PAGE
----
Hi, I'm Sam, I love movies. My main interest is science fiction and zombie movies. Pessimistic and survival films I also enjoy a lot.
Sometime in 2014, Antonio Banderas produced, starred and premiered a Spanish-Bulgarian film about the extinction of humanity and evolved androids. And for some crazy reason, that wasn't news. The movie wasn't panned or hated. It wasn't admired or rewarded. Automata was simply ignored.
The biggest problem of this Gabe Ibáñez's effort is that it isn't memorable. In a genre like Science Fiction, innovation is key. Automata is fitting, visually pleasing and has some interesting ideas. Nothing else. Maybe in any other genre that would have been more than enough.
The protagonist of Automata is Jacq Vaucan (Antonio Banderas), an insurance investigator for ROC company. In the near future, solar flares have got out of control, eliminating 99% of the population and creating vast deserts all over the planet. The radiation is so strong that all the atmosphere-related technology has become obsolete. In this version of our world, there are no airplanes or satellites.
This technological regression has forced the survivors to start from scratch and take refuge in new special cities. ROC, the company where Jacq works, specializes in creating/maintaining androids called "Pilgrims," responsible for the manual labor that humans cannot longer do due to the lethal environment. The Pilgrims only have two protocols: They 1) cannot hurt any living being and 2) cannot modify, repair or alter any robot.
Of course, the plot begins to move forward with the appearance of several reports about modified pilgrims. Jacq, weary of his job, with a pregnant wife (Rachel, played by Birgitte Hjort Sørensen), dreams of a more "natural" place where he can "see the ocean." For now, he must fulfill his work and investigate those reports: It would be economically catastrophic for ROC if the pilgrims start repairing themselves.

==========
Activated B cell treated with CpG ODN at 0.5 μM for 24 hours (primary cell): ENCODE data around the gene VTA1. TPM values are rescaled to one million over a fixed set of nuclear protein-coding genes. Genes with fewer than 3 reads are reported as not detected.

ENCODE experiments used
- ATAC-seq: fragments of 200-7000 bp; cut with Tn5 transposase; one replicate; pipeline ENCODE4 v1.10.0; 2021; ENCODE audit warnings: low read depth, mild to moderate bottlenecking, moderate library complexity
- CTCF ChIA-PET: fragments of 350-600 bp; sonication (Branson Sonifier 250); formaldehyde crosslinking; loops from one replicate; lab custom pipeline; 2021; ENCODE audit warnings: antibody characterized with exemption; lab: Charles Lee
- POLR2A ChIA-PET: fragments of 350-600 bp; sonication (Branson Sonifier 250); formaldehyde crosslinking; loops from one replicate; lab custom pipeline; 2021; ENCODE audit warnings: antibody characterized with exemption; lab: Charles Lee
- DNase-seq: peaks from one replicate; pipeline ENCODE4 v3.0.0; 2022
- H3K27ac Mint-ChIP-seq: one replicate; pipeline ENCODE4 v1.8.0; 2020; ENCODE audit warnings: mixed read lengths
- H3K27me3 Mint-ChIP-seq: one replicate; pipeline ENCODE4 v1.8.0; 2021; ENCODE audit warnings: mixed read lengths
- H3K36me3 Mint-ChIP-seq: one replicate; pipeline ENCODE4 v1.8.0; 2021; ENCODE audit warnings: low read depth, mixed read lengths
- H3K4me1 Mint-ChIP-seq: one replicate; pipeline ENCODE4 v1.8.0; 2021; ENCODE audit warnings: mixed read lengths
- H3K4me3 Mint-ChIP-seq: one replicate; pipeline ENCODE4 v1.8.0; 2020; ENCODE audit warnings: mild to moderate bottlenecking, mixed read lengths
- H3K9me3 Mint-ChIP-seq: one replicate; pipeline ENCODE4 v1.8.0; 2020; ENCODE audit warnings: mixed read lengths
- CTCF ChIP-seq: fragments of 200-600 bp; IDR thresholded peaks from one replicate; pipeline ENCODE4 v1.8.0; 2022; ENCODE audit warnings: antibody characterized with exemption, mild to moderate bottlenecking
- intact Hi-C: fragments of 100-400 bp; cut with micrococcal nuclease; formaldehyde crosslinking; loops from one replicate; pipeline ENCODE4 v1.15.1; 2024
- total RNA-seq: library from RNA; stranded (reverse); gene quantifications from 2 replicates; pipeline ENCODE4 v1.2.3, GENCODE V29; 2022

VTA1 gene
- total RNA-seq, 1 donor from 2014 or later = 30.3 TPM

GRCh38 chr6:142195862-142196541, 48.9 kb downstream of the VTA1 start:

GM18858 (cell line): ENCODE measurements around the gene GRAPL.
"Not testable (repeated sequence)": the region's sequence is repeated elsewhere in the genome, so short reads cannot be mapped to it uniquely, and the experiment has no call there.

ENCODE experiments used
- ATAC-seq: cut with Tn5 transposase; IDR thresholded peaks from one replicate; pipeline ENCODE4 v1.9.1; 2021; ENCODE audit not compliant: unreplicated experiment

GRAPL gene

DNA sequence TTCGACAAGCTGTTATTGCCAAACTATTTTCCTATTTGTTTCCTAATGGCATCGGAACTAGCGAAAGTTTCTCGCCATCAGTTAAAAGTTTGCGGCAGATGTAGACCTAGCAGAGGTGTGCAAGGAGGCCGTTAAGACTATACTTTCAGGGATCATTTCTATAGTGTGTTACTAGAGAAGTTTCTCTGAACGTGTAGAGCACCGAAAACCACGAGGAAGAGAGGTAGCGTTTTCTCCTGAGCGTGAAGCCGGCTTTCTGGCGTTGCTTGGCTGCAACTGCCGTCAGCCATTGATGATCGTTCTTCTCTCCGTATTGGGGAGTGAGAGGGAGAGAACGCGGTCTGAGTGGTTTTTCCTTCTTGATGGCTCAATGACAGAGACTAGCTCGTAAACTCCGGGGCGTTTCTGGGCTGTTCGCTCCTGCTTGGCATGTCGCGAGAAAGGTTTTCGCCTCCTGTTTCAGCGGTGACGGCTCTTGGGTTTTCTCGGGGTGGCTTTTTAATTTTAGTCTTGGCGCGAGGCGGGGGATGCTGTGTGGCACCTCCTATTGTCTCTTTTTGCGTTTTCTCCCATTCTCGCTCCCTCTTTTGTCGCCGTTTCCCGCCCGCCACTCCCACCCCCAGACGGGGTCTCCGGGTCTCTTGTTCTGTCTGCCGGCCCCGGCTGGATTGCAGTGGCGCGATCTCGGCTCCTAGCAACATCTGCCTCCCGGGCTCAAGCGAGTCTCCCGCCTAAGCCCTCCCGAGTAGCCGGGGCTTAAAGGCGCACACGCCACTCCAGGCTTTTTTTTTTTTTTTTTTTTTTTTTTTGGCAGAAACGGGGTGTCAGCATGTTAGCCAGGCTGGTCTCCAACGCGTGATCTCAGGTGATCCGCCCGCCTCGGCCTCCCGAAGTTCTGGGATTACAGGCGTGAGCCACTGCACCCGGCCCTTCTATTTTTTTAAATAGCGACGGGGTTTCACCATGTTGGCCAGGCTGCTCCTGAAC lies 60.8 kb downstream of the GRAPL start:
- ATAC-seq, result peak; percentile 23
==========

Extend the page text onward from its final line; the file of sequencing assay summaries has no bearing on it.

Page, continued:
Automata doesn't take the easy route of making androids look so human-like that they easily pass the Turing Test. The Pilgrims are clearly rudimentary robots, widening the barrier of empathy. It's easier to disregard life while looking at a piece of metal.
And that's one of Automata's biggest merit. The viewer empathizes with the Stephen-Hawkings-voice clumsy-looking robots. The story raises an interesting robot evolution argument: Pilgrims aren't interested in emulating humans. They aren't interested in killing/controlling them. They don't even want to be treated as equals or coexist in the same space as people. The progression of robots is, if you will, "organic." "It just happens" as one of the droids said. The Pilgrims, faithful to its first protocol, don't want to hurt any living being. But with the second protocol bypassed, they just want to live apart, in a place so radioactive that humans cannot set foot there. They don't want to survive ("that's irrelevant"), they just want to… live.
Of course, the economic power sees the Pilgrims as property and property only. "Have you ever considered just how fortunate you are?" is the mantra used by the humans that have some amount of power over others. First, is Jacq's chief Robert Bold (Robert Foster) who says it. Later, when Robert questions ROC's plans, it's his boss Dominic Hawk (David Ryall) who says the phrase. It's the fallacy of guilt in full effect, designed to mitigate resistance and quench any criticism to the status quo.
With a balanced yet somewhat dispersed ending, Automata offers nothing new. Its themes have already been showcased in superior films. It'll never be a classic and probably won't even reach "cult" reputation. But sci-fi followers, automatons enthusiasts and sympathizers of everything related to the moral debate on artificial intelligence will enjoy this solid and modest film.
Release Year: 2014
Director(s): Gabe Ibáñez
Actors: Antonio Banderas, Birgitte Hjort Sørensen, Dylan McDermott, a.o.